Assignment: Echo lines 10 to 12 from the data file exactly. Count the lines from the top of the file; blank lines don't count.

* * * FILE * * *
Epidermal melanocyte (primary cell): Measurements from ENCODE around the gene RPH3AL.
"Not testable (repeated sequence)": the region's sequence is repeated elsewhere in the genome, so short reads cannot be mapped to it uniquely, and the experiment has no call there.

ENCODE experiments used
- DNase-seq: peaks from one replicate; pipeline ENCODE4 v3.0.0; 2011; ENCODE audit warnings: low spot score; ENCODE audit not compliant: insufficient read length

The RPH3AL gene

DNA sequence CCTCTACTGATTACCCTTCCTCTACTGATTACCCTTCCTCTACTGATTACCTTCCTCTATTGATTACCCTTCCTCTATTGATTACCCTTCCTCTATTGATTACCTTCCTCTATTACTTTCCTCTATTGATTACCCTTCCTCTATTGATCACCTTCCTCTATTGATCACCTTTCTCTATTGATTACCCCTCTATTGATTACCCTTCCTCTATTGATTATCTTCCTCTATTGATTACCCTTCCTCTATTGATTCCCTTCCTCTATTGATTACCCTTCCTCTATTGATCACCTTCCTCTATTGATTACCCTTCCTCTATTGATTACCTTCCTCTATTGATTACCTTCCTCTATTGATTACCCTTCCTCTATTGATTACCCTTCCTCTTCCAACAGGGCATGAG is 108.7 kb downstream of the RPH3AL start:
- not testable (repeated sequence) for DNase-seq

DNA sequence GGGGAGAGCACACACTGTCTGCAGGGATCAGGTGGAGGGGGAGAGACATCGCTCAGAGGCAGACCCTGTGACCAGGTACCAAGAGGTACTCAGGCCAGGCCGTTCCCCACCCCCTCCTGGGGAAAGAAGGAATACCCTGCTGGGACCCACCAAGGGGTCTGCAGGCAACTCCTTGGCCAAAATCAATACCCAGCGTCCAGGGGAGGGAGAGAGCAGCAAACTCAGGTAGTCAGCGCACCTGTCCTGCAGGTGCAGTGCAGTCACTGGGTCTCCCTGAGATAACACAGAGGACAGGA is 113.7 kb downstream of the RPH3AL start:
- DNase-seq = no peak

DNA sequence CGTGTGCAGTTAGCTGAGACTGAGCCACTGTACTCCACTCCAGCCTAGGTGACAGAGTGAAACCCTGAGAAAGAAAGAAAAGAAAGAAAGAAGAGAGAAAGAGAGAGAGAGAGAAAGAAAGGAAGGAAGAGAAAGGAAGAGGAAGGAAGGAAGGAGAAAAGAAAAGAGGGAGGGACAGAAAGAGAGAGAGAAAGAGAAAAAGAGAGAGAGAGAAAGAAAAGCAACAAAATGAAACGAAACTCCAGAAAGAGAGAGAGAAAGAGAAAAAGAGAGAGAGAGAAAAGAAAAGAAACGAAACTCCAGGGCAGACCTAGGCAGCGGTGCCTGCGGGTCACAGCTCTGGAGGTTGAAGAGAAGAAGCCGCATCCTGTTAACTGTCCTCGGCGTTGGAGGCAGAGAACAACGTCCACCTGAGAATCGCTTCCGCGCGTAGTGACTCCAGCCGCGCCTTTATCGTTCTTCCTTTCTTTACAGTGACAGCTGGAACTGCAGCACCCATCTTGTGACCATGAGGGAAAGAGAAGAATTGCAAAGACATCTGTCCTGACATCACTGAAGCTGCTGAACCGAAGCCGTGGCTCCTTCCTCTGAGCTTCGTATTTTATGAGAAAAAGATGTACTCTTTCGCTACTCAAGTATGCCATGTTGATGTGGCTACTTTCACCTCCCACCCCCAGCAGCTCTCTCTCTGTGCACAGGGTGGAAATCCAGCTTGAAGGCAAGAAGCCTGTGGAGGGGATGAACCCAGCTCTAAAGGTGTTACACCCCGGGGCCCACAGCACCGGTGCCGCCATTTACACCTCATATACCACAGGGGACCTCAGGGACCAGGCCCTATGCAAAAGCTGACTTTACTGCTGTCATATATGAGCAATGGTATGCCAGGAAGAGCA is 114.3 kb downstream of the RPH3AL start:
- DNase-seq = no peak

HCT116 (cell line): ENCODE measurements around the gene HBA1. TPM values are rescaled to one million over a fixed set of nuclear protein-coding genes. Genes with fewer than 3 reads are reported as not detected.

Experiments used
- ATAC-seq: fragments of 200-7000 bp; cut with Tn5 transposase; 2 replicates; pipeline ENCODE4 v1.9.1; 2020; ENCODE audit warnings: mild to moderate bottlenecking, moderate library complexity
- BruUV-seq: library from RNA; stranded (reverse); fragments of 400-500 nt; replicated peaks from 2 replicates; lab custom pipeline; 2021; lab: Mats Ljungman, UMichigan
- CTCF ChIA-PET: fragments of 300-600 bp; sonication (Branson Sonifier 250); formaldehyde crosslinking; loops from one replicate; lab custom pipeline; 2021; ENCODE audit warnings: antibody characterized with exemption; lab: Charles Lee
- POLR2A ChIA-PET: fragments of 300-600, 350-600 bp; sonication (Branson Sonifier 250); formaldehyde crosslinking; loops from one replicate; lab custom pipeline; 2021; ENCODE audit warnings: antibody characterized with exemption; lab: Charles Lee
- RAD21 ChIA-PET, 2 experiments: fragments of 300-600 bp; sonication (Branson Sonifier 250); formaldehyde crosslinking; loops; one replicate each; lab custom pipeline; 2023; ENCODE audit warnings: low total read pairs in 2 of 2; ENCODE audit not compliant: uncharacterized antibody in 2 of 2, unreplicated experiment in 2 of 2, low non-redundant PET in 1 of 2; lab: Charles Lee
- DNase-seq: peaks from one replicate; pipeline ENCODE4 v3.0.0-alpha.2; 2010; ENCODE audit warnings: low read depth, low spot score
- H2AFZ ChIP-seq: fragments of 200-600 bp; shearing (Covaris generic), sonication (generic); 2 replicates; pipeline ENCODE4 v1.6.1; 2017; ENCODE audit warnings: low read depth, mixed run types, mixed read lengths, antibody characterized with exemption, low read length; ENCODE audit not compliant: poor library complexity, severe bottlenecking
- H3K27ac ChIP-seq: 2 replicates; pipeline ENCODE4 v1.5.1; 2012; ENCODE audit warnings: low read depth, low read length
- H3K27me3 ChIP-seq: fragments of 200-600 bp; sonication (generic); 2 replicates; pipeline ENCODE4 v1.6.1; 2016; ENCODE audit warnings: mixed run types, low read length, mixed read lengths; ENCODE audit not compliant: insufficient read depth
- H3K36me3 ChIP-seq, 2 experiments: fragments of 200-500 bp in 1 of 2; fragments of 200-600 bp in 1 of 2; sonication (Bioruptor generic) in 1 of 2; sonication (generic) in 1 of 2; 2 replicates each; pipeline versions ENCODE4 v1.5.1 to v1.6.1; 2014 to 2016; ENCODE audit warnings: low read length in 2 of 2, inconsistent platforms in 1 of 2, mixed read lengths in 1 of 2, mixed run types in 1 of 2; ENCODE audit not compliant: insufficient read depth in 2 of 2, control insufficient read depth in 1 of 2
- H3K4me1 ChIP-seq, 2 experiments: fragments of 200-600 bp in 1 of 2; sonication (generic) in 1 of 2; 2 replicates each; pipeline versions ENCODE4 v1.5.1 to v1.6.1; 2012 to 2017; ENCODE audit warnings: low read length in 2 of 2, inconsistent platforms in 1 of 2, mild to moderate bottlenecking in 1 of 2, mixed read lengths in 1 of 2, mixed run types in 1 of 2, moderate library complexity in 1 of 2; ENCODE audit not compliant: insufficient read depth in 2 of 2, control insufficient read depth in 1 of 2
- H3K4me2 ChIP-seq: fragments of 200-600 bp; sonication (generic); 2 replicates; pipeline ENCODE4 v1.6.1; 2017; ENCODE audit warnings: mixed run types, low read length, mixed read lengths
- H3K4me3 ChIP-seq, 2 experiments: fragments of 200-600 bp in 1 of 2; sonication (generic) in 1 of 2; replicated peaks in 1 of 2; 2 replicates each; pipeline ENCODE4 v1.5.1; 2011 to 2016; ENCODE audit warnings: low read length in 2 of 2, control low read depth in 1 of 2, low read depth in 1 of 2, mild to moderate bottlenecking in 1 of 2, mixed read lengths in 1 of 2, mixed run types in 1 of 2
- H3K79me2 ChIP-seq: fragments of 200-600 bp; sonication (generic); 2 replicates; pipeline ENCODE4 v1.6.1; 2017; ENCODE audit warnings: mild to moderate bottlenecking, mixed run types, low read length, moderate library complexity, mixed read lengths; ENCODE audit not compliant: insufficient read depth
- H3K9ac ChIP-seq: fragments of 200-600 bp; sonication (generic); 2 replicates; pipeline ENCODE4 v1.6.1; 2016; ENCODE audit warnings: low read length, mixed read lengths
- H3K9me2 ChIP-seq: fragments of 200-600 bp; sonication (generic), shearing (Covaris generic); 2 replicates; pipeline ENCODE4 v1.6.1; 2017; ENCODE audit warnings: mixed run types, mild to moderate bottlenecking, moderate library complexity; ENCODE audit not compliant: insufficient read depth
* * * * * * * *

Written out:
DNA sequence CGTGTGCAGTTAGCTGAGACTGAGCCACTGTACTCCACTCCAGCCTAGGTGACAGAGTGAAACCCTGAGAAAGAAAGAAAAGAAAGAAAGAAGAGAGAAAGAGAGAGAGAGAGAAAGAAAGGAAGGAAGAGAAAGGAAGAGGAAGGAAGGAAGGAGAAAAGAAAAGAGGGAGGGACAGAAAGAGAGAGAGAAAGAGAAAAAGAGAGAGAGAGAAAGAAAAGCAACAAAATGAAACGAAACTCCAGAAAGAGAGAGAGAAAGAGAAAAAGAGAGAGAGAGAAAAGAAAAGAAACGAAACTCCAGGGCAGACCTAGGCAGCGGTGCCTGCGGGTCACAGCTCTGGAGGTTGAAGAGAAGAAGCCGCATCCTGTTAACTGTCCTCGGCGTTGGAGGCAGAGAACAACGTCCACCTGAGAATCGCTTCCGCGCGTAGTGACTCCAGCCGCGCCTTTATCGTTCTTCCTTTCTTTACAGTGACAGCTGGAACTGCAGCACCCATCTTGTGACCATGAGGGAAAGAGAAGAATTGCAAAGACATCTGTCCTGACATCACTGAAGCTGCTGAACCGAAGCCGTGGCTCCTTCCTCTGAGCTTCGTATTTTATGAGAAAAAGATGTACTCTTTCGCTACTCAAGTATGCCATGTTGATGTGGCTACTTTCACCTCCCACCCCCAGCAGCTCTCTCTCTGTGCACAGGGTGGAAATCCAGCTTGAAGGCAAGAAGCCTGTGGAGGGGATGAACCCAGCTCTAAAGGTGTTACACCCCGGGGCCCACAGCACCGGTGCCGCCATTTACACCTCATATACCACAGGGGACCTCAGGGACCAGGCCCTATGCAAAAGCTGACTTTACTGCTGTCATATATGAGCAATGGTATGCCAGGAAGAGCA is 114.3 kb downstream of the RPH3AL start:
- DNase-seq = no peak

HCT116 (cell line): ENCODE measurements around the gene HBA1. TPM values are rescaled to one million over a fixed set of nuclear protein-coding genes. Genes with fewer than 3 reads are reported as not detected.